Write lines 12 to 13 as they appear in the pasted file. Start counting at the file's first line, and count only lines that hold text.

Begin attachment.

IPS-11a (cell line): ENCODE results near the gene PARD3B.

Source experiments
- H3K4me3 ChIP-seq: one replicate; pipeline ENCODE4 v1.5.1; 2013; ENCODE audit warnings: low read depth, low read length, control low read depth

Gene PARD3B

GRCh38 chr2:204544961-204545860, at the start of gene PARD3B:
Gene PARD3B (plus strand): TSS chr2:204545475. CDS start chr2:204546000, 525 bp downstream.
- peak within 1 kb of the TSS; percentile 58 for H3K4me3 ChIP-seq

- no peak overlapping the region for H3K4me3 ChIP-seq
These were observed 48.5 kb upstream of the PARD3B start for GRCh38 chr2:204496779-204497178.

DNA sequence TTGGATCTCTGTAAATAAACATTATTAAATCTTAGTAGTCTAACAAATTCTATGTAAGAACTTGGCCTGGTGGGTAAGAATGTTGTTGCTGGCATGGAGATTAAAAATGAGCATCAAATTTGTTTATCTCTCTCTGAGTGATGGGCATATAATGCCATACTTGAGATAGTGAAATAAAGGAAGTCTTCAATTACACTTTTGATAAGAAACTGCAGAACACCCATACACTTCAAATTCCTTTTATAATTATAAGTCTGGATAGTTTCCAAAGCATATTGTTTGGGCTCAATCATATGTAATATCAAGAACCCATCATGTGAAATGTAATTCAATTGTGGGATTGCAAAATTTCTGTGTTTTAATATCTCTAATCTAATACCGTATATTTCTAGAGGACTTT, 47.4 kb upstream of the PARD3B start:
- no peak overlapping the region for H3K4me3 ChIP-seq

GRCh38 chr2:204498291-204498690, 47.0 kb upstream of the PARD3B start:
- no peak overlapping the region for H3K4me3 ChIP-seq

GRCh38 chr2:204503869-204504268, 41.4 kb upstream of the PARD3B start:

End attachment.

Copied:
GRCh38 chr2:204498291-204498690, 47.0 kb upstream of the PARD3B start:
- no peak overlapping the region for H3K4me3 ChIP-seq